In His Divine Write
When Amish Tripathi – banker, fledgling writer and Shiva bhakt – set out to write The Immortals of Meluha, he decided to approach the book like one of his corporate projects. “I hadn’t written any fiction till then, not even a short story,” he recalls, so he plotted it out chapter-wise in an Excel Sheet on his laptop, gave himself deadlines like any good professional, and started writing. It didn’t work. And he couldn’t understand why. Till his wife Preeti stepped in and told him, “You are trying to control the story too much; just let go. Let it come naturally to you.” When he did let go, he says, “The story just flowed.”
Clearly, I don’t need to ask him how involved his wife is in his work. So I switch tracks and ask how she reacted when he decided to quit his well-paying banking job to devote himself to writing. She didn’t need to react, he says, for the simple reason that it was she who had urged him to do so in the first place. “I was the one resisting the move,” he reveals. “Even though there was enough money coming in from my first book and my wife has a career of her own (she works for FunOKPlease, which publishes children’s books).”
But why the resistance? “I’m a banker; I’m a risk-averse guy,” he smiles. “I don’t come from a privileged background and I need to earn a living. I can’t afford to say, ‘I need to discover myself’ and forget my responsibilities. That is because I take my responsibilities to my family seriously.” (He and Preeti have a three-year-old son, Neel). He adds, “The decision took me some five to six months to make.” Once again, it was Preeti who showed him the way: “You have discovered your life’s purpose; you should pursue it,” she told him.
So here is Amish Tripathi now, full-time writer, author of two best-selling books, The Immortals of Meluha and The Secret of the Nagas, and hard at work on the third which will complete his Shiva trilogy. After that is out, he can look forward to the film based on his first book, the movie rights for which have been bought by Karan Johar’s Dharma Productions. Not bad for a man who received more than 20 rejection slips from publishers before he decided to self-publish The Immortals of Meluha.
The book has too much of philosophy, the publishers told him. “You are giving too much gyan (you’re sermonising too much); people don’t like that,” they said. Others weren’t sure how to slot it: “It is neither here nor there; neither is it a purely religious or philosophical book, nor is it a breezy read,” they complained. But Tripathi stuck to his mythological guns. “For me, the philosophy was the core of my book and I was not going to compromise that to sell a few extra copies,” he says.
As it turned out, it was precisely all those reasons, that the sceptical publishers trotted out, that have made his books so popular. To begin with, they are not in the traditional mythology mould: they have a maverick god – a ‘chilled-out dude’ as Amish calls him and ‘an uncouth immigrant’ as Shiva calls himself – who uses words like ‘bullshit’ and who thunders, “Why should this bloody blue throat change anything?”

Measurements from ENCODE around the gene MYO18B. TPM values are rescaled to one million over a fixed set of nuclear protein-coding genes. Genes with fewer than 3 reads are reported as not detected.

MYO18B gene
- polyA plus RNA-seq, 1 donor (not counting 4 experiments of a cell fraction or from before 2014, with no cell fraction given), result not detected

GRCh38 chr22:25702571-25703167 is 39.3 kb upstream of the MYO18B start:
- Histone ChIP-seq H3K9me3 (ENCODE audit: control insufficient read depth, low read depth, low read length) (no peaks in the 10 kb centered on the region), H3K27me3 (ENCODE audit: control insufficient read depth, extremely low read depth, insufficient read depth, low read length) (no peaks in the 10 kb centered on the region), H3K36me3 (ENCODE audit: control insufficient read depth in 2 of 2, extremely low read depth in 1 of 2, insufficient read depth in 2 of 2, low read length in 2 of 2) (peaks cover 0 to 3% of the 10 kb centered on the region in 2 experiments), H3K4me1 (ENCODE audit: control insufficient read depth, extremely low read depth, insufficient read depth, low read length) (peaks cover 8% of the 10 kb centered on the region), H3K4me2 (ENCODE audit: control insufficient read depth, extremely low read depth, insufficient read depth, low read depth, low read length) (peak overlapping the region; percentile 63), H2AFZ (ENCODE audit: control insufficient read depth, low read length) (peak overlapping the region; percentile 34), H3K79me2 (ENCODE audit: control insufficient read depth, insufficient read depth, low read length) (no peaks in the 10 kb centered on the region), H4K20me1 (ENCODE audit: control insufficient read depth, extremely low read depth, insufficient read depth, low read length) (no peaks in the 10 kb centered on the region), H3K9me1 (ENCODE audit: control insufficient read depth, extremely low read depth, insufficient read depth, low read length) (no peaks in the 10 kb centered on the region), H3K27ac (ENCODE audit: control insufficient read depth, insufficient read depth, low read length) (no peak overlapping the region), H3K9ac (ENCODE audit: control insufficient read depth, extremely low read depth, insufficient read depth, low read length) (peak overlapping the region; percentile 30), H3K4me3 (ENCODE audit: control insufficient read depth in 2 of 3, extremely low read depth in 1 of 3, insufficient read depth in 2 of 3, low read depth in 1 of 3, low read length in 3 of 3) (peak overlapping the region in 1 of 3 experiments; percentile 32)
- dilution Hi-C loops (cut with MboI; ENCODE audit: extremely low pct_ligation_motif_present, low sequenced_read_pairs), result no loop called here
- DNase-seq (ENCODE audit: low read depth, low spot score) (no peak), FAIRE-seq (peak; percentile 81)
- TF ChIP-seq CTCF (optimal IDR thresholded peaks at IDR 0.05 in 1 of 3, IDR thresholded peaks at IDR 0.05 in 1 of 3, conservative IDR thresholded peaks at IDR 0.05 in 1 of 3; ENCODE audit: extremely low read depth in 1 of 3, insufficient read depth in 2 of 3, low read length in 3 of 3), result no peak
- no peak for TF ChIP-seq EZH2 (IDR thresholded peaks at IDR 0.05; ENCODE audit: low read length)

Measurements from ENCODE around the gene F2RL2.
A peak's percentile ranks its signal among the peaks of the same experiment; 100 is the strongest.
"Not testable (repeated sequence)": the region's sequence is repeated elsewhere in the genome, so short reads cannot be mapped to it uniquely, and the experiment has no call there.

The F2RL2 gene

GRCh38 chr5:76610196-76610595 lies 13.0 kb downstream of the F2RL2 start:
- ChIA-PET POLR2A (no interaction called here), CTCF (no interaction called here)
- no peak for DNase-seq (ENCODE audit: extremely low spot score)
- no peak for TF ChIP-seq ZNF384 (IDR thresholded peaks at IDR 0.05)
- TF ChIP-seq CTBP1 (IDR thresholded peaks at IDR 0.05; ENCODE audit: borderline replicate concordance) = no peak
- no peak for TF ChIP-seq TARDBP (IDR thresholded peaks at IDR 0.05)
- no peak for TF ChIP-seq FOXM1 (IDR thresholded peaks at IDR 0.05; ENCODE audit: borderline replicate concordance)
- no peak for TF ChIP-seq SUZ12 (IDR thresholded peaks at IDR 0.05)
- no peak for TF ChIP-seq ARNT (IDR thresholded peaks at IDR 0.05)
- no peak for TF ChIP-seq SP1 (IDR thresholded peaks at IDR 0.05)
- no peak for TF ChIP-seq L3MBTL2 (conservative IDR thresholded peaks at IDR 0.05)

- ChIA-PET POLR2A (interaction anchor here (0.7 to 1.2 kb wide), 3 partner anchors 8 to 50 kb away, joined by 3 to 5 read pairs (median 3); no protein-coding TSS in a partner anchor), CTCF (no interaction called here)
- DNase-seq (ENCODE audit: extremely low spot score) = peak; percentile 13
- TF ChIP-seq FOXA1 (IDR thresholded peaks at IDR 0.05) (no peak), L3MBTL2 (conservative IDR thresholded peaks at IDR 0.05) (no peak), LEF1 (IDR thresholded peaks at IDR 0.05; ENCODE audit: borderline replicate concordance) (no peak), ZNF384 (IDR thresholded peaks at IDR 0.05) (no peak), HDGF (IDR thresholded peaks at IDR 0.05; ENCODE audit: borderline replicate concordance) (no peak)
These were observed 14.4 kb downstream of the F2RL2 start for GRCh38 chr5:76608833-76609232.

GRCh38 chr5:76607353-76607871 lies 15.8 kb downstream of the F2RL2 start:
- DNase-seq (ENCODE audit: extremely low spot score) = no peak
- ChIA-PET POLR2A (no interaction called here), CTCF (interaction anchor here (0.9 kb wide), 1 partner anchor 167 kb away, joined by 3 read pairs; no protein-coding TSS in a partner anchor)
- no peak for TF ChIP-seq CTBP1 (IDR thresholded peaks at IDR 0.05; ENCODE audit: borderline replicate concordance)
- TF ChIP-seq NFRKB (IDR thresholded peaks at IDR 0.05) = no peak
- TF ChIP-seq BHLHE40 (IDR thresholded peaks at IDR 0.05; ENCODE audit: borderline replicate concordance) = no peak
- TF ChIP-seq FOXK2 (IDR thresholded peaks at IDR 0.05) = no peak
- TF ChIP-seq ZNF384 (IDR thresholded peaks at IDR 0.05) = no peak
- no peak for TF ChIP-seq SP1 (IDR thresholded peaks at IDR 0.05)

Some readers like the mythological aspect, some like the love story and the thriller angle. “Each reader sees the book(s) through their own prism. Many of my younger readers see it purely as a love story; they don’t see the religious angle at all,” he says.
The love story between Shiva and the beautiful but cursed Sati is an intense one and what is enormously refreshing is that the goddess is portrayed as a strong, sometimes headstrong woman, who Shiva has to woo carefully and yet passionately. Says the author, “Shiva is the one who encourages Sati to enter the battlefield; in fact, that is the turning point in her feelings towards him. (I am personally not a fan of chivalry because I think it implies a weakness on the woman’s part.) Remember, Shiva treated Parvati, too, with equal respect.”
Interestingly, Tripathi feels his views on chivalry were triggered by his wife. “When we were going out, she would say, why do you have to pay all the time? You don’t have to ‘take care’ of me; I can look after myself,” he recalls. Besides, he has grown up surrounded by strong women in a liberal household. “We are three brothers and one sister and the same rules applied to all of us. If my sister was not allowed to stay overnight at a friend’s place, we weren’t allowed either,” he says. He talks of his sister as ‘a fiery personality’ and his mother as a ‘brilliant woman’. One of his greatest learnings from her came when she told him: “If you hate someone more than you love yourself, there is no hope for you as a person. You will then be willing to destroy yourself to destroy the other person.” That is a thought that has clearly influenced Tripathi’s views on tolerance and understanding deeply, and is reflected in obvious and subtle ways in his books.
His mother also instilled in him a work ethic that he lives by. “She taught me that the teachings of the Gita are often misunderstood. It’s not that you shouldn’t care about the results of your work. What she told me is that you have to find the purpose of your life; you have to do the work that gives you such joy that failure and success don’t matter. When that happens, you won’t get carried away by success and no one can really de-motivate you because failure doesn’t matter.” he explains.
Not empty words, those – Tripathi is unfailingly polite and remarkably accessible despite his new-found and hard-won celebrity status. Besides, here is a man who in unafraid to credit others for his success – among them, his favourite god, Shiva. Says the writer, “I genuinely believe that it is not my creativity at work; it is a blessing. The stories come at their own time and bidding.” With three books in three years and a head “bursting with ideas,” he looks set to count many more blessings.
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